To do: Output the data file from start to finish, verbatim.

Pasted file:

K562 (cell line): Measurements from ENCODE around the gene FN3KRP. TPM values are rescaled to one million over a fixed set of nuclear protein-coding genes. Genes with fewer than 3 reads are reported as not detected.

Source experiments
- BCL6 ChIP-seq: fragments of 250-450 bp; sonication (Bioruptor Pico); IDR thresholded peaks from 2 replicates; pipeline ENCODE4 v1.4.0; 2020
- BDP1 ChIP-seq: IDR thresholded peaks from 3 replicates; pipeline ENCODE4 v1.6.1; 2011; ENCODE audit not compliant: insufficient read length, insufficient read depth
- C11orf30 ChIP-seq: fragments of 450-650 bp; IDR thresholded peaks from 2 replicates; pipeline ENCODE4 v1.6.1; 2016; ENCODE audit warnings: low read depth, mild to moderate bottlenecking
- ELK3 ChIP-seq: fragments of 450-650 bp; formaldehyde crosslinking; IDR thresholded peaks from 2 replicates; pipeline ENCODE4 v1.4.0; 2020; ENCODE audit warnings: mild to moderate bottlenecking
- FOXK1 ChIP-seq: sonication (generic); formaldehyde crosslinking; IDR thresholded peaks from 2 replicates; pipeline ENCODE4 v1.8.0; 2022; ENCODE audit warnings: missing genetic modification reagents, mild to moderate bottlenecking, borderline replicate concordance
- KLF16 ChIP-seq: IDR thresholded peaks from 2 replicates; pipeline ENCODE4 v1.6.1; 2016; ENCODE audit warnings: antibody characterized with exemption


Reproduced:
K562 (cell line): Measurements from ENCODE around the gene FN3KRP. TPM values are rescaled to one million over a fixed set of nuclear protein-coding genes. Genes with fewer than 3 reads are reported as not detected.

Source experiments
- BCL6 ChIP-seq: fragments of 250-450 bp; sonication (Bioruptor Pico); IDR thresholded peaks from 2 replicates; pipeline ENCODE4 v1.4.0; 2020
- BDP1 ChIP-seq: IDR thresholded peaks from 3 replicates; pipeline ENCODE4 v1.6.1; 2011; ENCODE audit not compliant: insufficient read length, insufficient read depth
- C11orf30 ChIP-seq: fragments of 450-650 bp; IDR thresholded peaks from 2 replicates; pipeline ENCODE4 v1.6.1; 2016; ENCODE audit warnings: low read depth, mild to moderate bottlenecking
- ELK3 ChIP-seq: fragments of 450-650 bp; formaldehyde crosslinking; IDR thresholded peaks from 2 replicates; pipeline ENCODE4 v1.4.0; 2020; ENCODE audit warnings: mild to moderate bottlenecking
- FOXK1 ChIP-seq: sonication (generic); formaldehyde crosslinking; IDR thresholded peaks from 2 replicates; pipeline ENCODE4 v1.8.0; 2022; ENCODE audit warnings: missing genetic modification reagents, mild to moderate bottlenecking, borderline replicate concordance
- KLF16 ChIP-seq: IDR thresholded peaks from 2 replicates; pipeline ENCODE4 v1.6.1; 2016; ENCODE audit warnings: antibody characterized with exemption